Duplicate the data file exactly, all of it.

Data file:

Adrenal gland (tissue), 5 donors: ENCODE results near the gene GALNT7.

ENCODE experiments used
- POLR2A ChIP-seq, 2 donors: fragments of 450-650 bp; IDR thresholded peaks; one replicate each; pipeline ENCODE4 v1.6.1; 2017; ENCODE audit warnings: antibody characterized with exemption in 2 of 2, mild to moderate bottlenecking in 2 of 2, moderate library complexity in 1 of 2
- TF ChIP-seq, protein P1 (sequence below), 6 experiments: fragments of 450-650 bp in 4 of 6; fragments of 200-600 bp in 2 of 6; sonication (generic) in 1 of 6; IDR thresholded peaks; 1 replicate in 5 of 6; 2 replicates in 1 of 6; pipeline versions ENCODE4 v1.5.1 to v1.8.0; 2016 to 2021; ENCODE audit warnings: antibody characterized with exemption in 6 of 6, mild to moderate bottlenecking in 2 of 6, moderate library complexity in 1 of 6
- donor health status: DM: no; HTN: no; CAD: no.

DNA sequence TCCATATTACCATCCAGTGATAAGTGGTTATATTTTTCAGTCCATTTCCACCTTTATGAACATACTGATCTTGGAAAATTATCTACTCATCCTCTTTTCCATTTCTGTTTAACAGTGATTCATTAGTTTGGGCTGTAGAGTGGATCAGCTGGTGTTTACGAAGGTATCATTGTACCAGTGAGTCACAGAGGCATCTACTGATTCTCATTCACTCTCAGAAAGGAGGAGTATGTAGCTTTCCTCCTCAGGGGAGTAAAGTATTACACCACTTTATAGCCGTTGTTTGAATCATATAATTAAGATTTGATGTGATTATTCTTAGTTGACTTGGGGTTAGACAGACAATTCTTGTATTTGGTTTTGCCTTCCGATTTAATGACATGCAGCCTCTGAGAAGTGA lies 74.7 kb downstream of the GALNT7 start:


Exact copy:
Adrenal gland (tissue), 5 donors: ENCODE results near the gene GALNT7.

ENCODE experiments used
- POLR2A ChIP-seq, 2 donors: fragments of 450-650 bp; IDR thresholded peaks; one replicate each; pipeline ENCODE4 v1.6.1; 2017; ENCODE audit warnings: antibody characterized with exemption in 2 of 2, mild to moderate bottlenecking in 2 of 2, moderate library complexity in 1 of 2
- TF ChIP-seq, protein P1 (sequence below), 6 experiments: fragments of 450-650 bp in 4 of 6; fragments of 200-600 bp in 2 of 6; sonication (generic) in 1 of 6; IDR thresholded peaks; 1 replicate in 5 of 6; 2 replicates in 1 of 6; pipeline versions ENCODE4 v1.5.1 to v1.8.0; 2016 to 2021; ENCODE audit warnings: antibody characterized with exemption in 6 of 6, mild to moderate bottlenecking in 2 of 6, moderate library complexity in 1 of 6
- donor health status: DM: no; HTN: no; CAD: no.

DNA sequence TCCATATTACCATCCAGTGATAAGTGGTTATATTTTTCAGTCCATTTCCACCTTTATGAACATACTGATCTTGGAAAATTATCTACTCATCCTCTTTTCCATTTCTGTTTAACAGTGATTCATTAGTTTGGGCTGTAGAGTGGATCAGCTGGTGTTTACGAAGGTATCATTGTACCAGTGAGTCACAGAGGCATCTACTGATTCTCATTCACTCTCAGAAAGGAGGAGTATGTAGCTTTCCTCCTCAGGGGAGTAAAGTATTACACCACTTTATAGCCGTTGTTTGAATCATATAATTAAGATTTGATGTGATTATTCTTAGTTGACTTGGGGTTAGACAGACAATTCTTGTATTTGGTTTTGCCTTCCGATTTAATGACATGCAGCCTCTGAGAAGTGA lies 74.7 kb downstream of the GALNT7 start: